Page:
Coming from a family of seven children, there were many distractions and others besides me doing homework at the kitchen table. We had mom and dad and each other, but most importantly we had the expectation in our home that you did your homework and you did it well, no matter what.
Kids today aren’t that much different than we were. They still live up to the expectations of the adults around them, good or bad.
When my parents told me I was good at reading and writing, I must have sat up a little taller during reading class because I felt empowered to be good at it.
One of my sisters was known for being better in math than the rest of us, and she remained good at it all the way through school. Was this because she really was gifted in math? Or was it because of the expectation that she was?
In a 2012 Psychology Today article, we’re reminded that our expectations about ourselves changes our behavior, which shapes the way others see us. In turn, others provide the feedback we’ve set ourselves up to get, which serves to reinforce the original belief.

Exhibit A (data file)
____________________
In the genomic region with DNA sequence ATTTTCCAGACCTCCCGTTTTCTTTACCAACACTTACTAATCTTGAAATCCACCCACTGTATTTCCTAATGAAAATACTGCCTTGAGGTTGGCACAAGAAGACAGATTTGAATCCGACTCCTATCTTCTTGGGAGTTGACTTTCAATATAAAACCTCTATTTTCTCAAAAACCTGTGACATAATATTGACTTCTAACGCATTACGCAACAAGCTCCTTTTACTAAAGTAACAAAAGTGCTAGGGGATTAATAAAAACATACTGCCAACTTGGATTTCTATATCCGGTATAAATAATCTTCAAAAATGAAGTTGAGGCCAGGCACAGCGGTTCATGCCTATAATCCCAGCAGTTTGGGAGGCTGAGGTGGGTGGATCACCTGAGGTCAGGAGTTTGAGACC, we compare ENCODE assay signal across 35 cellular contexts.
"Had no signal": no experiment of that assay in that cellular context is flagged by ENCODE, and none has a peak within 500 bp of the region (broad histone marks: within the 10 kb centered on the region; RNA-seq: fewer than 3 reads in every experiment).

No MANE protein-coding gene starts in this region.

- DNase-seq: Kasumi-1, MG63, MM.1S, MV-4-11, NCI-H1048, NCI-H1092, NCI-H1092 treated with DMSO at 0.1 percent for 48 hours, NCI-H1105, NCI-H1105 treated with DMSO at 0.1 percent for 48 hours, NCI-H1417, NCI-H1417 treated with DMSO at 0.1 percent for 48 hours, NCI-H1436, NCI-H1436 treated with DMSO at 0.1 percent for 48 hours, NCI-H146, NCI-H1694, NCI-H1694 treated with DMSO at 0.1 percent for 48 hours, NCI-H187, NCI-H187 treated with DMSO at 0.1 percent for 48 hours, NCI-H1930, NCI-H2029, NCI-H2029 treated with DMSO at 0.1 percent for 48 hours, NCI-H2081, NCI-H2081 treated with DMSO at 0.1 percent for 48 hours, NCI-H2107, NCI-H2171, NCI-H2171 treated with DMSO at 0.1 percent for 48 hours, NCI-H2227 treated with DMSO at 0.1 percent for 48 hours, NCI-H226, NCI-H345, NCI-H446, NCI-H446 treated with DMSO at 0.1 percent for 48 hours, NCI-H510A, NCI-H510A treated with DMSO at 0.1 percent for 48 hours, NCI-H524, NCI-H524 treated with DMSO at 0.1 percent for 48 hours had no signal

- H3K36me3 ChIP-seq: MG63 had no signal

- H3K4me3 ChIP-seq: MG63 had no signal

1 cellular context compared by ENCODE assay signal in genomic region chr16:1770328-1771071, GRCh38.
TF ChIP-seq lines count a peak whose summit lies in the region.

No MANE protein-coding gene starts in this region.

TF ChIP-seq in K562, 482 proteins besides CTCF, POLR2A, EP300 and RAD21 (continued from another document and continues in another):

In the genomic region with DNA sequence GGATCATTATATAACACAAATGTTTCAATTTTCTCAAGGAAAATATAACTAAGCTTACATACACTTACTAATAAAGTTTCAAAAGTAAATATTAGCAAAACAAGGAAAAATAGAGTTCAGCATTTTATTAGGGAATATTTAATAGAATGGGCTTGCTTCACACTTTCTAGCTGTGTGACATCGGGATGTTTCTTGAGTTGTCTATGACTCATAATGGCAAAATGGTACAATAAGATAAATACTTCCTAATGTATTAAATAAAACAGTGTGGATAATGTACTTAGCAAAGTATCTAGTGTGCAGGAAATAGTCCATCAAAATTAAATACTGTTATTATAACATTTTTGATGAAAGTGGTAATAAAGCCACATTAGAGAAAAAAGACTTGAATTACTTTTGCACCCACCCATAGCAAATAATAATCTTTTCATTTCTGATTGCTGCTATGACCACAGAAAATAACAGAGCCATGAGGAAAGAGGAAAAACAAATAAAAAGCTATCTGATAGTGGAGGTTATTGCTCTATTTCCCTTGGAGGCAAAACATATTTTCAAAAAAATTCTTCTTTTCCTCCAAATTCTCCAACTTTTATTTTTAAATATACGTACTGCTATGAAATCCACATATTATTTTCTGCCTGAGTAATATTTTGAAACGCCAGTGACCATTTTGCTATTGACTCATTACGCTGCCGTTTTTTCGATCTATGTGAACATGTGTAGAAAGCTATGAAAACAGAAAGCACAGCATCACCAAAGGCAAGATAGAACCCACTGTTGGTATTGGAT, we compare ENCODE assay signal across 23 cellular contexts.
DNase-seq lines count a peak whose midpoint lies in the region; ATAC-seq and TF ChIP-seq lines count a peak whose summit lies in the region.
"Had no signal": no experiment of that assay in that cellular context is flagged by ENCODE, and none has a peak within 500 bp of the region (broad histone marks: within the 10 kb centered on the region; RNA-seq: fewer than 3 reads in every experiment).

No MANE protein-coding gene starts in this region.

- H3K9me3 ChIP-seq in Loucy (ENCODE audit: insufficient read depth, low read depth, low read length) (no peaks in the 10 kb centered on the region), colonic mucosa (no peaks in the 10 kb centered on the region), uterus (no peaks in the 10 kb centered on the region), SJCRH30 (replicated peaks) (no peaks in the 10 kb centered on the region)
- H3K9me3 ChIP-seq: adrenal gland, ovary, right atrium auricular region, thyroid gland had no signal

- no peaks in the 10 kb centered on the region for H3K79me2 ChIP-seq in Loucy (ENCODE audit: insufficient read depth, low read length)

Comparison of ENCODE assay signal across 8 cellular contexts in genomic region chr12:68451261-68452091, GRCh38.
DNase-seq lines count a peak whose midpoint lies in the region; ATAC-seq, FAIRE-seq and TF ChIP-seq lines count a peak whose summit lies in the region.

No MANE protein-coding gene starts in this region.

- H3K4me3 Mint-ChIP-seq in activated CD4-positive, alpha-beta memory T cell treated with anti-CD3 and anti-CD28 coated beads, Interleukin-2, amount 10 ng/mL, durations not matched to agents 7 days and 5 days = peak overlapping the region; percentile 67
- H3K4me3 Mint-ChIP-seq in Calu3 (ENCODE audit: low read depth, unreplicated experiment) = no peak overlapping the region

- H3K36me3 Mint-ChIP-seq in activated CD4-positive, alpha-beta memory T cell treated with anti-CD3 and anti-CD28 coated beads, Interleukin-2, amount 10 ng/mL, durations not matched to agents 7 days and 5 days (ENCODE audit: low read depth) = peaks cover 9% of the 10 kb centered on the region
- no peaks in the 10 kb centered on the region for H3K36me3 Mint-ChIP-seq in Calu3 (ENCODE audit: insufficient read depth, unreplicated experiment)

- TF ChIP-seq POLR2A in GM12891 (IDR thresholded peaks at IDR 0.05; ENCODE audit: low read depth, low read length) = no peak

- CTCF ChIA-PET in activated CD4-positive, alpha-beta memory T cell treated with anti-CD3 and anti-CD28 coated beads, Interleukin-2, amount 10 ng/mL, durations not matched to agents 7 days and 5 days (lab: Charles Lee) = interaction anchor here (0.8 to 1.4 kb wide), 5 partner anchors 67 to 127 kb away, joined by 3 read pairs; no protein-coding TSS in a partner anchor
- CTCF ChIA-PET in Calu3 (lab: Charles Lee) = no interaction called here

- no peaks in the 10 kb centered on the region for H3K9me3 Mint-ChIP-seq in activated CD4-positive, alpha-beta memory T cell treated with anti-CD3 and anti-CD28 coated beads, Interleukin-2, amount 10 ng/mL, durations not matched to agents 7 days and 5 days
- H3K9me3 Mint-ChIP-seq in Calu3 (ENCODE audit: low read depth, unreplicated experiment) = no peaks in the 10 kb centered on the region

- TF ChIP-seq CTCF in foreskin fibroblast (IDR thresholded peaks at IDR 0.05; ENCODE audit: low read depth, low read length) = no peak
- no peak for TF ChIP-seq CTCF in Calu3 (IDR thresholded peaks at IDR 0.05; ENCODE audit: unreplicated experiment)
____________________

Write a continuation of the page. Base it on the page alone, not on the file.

For example, if my parents had told me during my elementary years that I was good at math, might I have excelled in that area as much as language arts? One can only guess I might have thought better about my math skills.
It works like this: Our beliefs and thoughts about ourselves become our words, and our words become our actions, which impact how others think of us and how they treat us. This, of course, reinforces what we believe about ourselves and eventually becomes our destiny.
Now, this doesn’t mean a student can become a genius just because we tell him/her that he/she is, but it does mean that our expectations influence motivation, engagement and learning.
So, think how your child might grow if you plant positive expectations and set the example for them every day. Isn’t that where it all begins?
— Valerie Livingston is principal of Mary A. White Elementary School.